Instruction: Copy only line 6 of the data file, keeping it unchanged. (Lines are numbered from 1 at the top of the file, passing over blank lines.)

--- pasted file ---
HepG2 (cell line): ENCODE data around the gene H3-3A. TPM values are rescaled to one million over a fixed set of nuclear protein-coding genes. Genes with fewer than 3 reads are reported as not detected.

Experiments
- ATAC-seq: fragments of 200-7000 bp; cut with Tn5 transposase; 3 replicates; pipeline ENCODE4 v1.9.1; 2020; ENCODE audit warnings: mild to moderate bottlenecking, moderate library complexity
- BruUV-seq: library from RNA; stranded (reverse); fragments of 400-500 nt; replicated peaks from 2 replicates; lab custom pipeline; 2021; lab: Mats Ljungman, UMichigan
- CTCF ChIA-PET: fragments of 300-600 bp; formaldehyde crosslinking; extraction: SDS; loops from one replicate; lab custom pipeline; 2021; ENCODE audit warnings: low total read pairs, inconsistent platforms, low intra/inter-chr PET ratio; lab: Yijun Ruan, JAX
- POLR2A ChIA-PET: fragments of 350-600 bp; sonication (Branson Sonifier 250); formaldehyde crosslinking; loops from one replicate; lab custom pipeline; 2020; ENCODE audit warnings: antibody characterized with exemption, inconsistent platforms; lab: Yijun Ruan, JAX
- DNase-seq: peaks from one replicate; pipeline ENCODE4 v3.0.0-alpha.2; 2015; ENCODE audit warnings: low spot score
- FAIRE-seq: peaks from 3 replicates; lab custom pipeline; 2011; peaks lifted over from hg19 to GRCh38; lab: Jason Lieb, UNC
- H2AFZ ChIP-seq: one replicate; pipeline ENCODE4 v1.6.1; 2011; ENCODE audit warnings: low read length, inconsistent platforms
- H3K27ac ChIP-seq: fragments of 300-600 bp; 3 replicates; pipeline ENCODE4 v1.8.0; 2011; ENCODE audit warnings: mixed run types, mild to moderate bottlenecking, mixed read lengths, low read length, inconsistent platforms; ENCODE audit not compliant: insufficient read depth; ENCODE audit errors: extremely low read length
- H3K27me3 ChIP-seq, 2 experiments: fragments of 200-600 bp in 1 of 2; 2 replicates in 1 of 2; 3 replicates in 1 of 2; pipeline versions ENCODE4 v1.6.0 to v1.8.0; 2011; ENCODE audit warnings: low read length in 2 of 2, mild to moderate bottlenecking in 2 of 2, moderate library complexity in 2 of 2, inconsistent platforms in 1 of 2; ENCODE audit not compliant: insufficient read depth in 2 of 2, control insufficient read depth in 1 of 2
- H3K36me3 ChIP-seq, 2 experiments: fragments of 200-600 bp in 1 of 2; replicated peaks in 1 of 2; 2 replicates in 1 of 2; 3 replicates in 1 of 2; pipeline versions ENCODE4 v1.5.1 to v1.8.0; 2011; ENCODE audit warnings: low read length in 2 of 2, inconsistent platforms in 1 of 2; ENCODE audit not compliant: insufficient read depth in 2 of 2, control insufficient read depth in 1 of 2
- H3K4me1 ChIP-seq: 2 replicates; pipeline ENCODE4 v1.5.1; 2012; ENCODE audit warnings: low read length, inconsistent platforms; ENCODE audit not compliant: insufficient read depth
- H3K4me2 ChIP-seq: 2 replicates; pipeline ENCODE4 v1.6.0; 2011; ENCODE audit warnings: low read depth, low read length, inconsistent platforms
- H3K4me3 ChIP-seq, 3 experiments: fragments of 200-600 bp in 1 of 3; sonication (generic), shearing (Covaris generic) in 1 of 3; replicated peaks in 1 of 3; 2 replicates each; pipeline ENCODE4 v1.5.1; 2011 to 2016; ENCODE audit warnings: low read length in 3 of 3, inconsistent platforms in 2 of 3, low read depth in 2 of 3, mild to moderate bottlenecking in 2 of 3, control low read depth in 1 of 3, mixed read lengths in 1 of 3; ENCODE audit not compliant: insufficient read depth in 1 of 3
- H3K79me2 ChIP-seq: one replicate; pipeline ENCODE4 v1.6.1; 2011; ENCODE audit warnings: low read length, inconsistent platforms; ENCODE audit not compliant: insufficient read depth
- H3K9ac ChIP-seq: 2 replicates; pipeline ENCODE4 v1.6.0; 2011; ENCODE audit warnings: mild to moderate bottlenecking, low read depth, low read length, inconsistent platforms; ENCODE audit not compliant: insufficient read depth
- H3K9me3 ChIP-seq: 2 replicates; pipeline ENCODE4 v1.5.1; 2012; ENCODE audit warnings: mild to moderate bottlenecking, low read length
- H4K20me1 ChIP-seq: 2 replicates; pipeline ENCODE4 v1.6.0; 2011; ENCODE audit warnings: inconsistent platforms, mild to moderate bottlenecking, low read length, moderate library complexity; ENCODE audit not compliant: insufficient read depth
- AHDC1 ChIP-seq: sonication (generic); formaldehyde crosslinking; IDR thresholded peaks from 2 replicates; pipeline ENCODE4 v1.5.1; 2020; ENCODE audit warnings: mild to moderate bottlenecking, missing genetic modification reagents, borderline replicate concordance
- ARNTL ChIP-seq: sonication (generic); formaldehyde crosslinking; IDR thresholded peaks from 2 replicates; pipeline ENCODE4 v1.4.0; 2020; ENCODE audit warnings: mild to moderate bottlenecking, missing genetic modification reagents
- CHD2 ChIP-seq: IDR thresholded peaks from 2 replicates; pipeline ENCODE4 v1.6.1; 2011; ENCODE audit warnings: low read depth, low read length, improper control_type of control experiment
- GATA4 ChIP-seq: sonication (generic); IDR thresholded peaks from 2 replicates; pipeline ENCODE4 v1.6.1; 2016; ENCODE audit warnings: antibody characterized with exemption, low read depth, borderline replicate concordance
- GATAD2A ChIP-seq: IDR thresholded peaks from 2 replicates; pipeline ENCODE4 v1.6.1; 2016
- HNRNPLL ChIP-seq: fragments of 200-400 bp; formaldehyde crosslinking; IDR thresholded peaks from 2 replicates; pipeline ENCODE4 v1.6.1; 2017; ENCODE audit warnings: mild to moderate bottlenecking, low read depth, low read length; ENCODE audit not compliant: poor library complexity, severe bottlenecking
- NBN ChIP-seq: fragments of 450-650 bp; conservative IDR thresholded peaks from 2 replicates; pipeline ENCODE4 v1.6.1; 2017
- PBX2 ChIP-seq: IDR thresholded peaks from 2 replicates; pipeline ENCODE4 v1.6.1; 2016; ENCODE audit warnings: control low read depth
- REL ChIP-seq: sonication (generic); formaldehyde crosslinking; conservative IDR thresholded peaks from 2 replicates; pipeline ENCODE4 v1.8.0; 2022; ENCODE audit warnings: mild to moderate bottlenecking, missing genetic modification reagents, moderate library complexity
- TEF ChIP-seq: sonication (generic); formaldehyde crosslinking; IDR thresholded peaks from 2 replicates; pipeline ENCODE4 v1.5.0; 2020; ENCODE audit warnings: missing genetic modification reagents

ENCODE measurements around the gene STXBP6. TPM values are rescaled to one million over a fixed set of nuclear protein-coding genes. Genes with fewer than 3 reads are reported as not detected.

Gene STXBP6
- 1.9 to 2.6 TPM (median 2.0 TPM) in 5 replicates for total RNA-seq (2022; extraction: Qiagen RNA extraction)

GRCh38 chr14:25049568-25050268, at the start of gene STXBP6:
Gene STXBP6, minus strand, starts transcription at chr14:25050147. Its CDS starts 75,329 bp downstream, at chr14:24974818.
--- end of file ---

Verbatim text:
- POLR2A ChIA-PET: fragments of 350-600 bp; sonication (Branson Sonifier 250); formaldehyde crosslinking; loops from one replicate; lab custom pipeline; 2020; ENCODE audit warnings: antibody characterized with exemption, inconsistent platforms; lab: Yijun Ruan, JAX